Behavioural politics, day 6 of 30

An interesting challenge to Labour today - they have been accused of using personal medical data to send leaflets to cancer patients, claiming that care would be cut back under the Tories.

We don't yet know the truth of this - Labour has denied this kind of targeting and I'm not sure how they would get access to such data anyway. But it's quite likely that the mailing is not targeted at all, and the suspicion arises from a horoscope effect or dog-whistle rhetoric.

Imagine you open up the newspaper to read your horoscope. Today, it says, you're going to face the recurrence of a challenge from the past but your innate fortitude will help you overcome it. And a communication from a friend will remind you that you're well-loved. Well, it isn't too difficult for that prediction to come true - we can all map our lives into this kind of vague "prediction".

Similarly, dog-whistle phrases are recognised and resonant with those to whom they're important, while others will pay less attention or not notice them at all. Surely "cancer patient" must be near the top of the dog-whistle list?

The only problem for Labour here is that they have been too successful with their message. It has been so effective in scaring people that some of them think it must have been personally targeted. This has led to media attention they didn't want. Google has had similar problems with its advertising technology.

The Lib Dems have been accused of "cosying up" to Labour, which I think is fair comment. Though they have thrown a few brickbats at Brown, their main criticism has been of the Conservatives. In fact, this makes perfect sense from a game-theoretic position. The only chance for the Lib Dems' to have any power is if there's a hung parliament. And the only chance of that is to hold the Tories back. The probability of Labour retaining an absolute majority is thought to be tiny (Betfair offers them only about one chance in 17), so the Lib Dems' best strategy is to hammer the Tories in the hope of blunting their votes - even if, in some places, Labour benefits rather than the Liberal Democrats themselves.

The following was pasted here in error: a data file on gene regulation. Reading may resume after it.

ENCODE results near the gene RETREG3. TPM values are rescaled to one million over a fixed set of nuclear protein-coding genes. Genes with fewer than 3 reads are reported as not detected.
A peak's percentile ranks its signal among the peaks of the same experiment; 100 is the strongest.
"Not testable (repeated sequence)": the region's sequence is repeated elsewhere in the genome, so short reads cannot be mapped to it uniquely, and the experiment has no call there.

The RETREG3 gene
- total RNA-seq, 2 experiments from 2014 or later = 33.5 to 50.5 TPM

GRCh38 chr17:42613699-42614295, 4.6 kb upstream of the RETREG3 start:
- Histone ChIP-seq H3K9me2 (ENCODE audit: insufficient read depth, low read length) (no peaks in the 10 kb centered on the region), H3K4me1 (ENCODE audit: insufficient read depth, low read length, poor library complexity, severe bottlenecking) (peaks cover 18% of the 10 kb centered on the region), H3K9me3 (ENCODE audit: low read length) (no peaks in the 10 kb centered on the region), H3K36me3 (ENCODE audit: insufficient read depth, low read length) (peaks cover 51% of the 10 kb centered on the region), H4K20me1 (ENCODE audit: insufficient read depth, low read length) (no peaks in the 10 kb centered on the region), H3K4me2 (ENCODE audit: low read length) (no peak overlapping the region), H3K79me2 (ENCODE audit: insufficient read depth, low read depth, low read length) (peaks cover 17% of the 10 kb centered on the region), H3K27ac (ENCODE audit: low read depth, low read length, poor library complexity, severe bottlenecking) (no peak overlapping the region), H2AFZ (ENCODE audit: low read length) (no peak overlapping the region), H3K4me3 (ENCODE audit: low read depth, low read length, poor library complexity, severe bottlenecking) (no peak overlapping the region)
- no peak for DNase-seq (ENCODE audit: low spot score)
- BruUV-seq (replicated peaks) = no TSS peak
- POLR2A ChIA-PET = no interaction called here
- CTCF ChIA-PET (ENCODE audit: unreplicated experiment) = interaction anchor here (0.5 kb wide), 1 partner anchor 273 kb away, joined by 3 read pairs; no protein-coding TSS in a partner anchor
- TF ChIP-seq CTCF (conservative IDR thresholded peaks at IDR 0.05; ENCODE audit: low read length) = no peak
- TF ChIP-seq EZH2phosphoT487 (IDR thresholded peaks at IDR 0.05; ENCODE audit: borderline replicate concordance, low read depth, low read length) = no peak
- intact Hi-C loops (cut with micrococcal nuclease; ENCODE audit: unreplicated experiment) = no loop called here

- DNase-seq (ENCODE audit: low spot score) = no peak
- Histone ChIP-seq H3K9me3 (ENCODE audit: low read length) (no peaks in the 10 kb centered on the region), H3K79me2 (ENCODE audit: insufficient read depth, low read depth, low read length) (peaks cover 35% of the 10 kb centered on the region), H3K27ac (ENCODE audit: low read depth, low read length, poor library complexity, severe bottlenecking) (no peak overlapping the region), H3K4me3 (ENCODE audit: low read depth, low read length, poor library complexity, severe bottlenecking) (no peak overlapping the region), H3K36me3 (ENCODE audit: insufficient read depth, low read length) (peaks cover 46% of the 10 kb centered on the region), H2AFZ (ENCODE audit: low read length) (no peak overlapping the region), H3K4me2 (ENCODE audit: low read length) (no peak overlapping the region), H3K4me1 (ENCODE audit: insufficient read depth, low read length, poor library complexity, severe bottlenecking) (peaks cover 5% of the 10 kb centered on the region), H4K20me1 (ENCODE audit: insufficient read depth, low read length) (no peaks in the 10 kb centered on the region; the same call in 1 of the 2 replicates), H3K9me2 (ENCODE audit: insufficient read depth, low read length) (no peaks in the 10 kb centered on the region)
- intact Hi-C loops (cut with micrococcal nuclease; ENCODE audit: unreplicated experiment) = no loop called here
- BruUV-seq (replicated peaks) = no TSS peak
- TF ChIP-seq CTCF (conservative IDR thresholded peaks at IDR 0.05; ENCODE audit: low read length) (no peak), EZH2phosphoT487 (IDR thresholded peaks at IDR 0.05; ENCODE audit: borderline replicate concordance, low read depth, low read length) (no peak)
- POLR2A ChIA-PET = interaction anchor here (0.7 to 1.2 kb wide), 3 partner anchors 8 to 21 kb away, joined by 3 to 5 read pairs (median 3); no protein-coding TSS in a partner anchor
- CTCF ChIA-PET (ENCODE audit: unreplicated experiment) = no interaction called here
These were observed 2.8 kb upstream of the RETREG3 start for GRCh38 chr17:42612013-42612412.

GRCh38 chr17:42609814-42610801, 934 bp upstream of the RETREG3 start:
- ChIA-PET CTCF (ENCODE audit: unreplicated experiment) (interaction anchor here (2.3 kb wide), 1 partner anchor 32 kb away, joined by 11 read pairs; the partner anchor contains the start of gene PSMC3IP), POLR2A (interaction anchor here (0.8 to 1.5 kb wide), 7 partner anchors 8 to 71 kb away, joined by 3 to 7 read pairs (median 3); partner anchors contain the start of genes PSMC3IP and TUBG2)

The Tories haven't been much present in today's news - David Cameron has gone on a charity walk with cricketer Ian Botham, but no major new announcements. People are starting to notice that the rest of the shadow cabinet are nowhere to be seen - this is definitely Cameron's campaign. That might be a gifted strategy but it has the potential to backfire. We'll see. Monday is Labour's day too, as they are launching their manifesto - so the Conservatives will mostly be out of the news until their own launch on Tuesday. Something dramatic is called for.

Finally, for contrast, here's a prime example of non-behavioural politics from Andrew Sullivan.

Ratings: Labour 8/10, Lib Dems 7/10, Conservatives 6/10.


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